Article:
Home>Discussions>KITCHENS>Bluestar professional range with feet and floating laminate flooring in kitchen?
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asalsa442
Bluestar professional range with feet and floating laminate flooring in kitchen?
asalsa442

I was hoping someone could give me some advice. We live in northern California and have been in a large scale remodel for months. The new addition will contain an open living area, and after much discussion we elected not to do hardwood flooring due to dogs and kids and general upkeep. So we selected Armstrong Laminate, in one of the handsc****d / rustic with multiple board sizes for the whole space.

I am just having a hard time figuring out how to stop the flooring under our 48" professional range, because it has feet, not a stainless steel panel, so you'll be able to see under it? It's too heavy to sit on the flooring, so a glued down plywood, same thickness as the flooring was suggested, but you will be able to see that under the front?

Any suggestions on best way to hide this transition? Help....

Thank you....Andy

dj1
Re: Bluestar professional range with feet and floating laminate flooring in kitchen?
dj1

Can you post a picture?

Upload it to a host like photobucket, then share the link here.

Mastercarpentry
Re: Bluestar professional range with feet and floating laminate flooring in kitchen?
Mastercarpentry

You're finding the limitations of laminate floorings, which are not all they're cracked up to be IMHO. The wise engineers who design such things make them work in an ideal world but that's not where most of us live. You can create 'holes' in the laminate where the legs are and live with any gaps that develop. You can create a low-rise pedestal platform under the stove for the laminate to terminate into. You can eliminate that stove and go with something compatible with the laminate flooring., Or you can eliminate the laminate flooring and go with something better for a kitchen like tile- and that's what I would do.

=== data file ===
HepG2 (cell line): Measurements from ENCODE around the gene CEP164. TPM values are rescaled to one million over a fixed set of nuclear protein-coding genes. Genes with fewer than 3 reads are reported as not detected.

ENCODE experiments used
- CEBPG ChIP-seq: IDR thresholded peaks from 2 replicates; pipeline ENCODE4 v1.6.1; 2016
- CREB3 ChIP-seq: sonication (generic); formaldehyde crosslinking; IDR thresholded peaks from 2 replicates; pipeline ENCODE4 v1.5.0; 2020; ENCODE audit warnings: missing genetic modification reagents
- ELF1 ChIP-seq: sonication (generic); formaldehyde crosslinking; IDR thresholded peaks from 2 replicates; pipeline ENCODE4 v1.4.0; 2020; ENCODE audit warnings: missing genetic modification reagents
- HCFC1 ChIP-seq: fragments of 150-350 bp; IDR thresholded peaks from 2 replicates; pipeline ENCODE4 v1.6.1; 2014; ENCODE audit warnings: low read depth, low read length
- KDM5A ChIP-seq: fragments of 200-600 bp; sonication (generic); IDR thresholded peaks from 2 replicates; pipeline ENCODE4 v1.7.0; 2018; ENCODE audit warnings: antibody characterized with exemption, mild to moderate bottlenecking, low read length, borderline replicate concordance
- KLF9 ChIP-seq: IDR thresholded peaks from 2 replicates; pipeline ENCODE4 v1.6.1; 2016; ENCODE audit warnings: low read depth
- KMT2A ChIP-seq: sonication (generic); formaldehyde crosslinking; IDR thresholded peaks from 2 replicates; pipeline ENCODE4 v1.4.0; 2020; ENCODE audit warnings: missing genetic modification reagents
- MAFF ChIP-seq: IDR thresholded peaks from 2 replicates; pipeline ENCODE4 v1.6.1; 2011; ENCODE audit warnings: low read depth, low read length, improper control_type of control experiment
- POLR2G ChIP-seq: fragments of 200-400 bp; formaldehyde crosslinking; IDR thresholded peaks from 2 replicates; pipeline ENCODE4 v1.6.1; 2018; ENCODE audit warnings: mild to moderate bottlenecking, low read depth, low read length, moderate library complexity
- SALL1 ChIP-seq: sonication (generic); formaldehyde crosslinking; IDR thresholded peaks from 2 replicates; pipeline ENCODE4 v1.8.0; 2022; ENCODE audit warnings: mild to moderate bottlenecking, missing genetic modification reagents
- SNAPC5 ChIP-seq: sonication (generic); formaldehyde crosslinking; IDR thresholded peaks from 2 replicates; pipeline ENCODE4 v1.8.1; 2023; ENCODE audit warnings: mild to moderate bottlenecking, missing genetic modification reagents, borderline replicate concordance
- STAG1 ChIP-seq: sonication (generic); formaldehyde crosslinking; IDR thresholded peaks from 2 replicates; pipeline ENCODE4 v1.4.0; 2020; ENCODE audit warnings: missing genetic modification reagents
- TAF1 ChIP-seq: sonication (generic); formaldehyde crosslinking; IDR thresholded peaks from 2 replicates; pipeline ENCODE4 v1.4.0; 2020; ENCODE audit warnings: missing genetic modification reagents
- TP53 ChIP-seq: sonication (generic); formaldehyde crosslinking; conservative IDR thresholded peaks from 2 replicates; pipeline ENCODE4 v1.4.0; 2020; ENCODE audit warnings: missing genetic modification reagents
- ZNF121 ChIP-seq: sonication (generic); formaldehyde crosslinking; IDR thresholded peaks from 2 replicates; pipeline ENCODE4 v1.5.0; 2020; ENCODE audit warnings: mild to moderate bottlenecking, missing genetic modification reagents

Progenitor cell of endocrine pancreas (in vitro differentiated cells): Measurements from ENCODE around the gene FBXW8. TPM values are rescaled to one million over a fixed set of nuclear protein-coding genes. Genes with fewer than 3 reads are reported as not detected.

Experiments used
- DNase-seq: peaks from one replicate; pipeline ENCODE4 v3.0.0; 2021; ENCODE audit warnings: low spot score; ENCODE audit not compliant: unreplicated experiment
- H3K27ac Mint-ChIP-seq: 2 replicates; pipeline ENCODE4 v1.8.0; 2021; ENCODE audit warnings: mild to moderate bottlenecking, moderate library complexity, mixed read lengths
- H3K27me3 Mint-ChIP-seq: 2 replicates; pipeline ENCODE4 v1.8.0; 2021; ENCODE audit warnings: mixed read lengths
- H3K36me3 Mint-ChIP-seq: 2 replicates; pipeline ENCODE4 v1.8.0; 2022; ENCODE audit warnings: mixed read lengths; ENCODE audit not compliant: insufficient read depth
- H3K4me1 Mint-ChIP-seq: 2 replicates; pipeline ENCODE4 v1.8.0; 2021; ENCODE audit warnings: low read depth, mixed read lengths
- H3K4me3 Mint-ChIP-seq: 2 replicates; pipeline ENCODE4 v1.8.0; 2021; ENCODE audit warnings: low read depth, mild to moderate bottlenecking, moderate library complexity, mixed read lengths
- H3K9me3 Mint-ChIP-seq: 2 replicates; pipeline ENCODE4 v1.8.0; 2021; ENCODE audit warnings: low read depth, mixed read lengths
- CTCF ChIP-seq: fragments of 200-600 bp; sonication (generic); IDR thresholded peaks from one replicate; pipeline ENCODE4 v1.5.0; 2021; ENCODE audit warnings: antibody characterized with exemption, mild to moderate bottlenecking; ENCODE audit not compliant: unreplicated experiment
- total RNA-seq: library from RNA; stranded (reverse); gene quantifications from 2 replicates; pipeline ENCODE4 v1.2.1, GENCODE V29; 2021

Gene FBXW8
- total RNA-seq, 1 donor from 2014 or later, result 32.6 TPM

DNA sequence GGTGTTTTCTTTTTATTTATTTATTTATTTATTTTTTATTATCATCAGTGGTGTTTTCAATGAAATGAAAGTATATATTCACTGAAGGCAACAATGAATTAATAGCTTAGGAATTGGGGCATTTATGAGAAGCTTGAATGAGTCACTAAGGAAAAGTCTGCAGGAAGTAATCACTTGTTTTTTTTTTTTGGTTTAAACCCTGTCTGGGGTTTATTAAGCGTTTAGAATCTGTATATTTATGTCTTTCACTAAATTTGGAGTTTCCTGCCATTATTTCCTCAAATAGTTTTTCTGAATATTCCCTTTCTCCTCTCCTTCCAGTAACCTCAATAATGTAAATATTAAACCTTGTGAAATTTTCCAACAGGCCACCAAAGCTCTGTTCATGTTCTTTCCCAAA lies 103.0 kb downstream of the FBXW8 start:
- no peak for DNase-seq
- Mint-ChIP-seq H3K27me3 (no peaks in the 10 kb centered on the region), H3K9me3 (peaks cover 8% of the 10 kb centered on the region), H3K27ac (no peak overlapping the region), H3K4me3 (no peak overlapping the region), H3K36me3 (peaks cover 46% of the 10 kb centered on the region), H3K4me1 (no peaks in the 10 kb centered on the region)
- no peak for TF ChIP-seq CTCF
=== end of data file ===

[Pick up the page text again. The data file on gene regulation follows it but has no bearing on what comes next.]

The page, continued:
Never does a product work alone- produce choices always affect or are affected by other things which never enters the minds of most design engineers. You have to design an entire plan to work together with everything that is involved or you'll run into yourself further down the road which as best will disappoint you and at worst will require another total overhaul to eliminate the problem. Laminate floors have their places where they will work OK but your kitchen as it is now is not one of those places. You can't always get what you want the way you want it without compromising something else to get it, and when such compromises have to be made it's a sign of poor design work on somebody's part.

Phil

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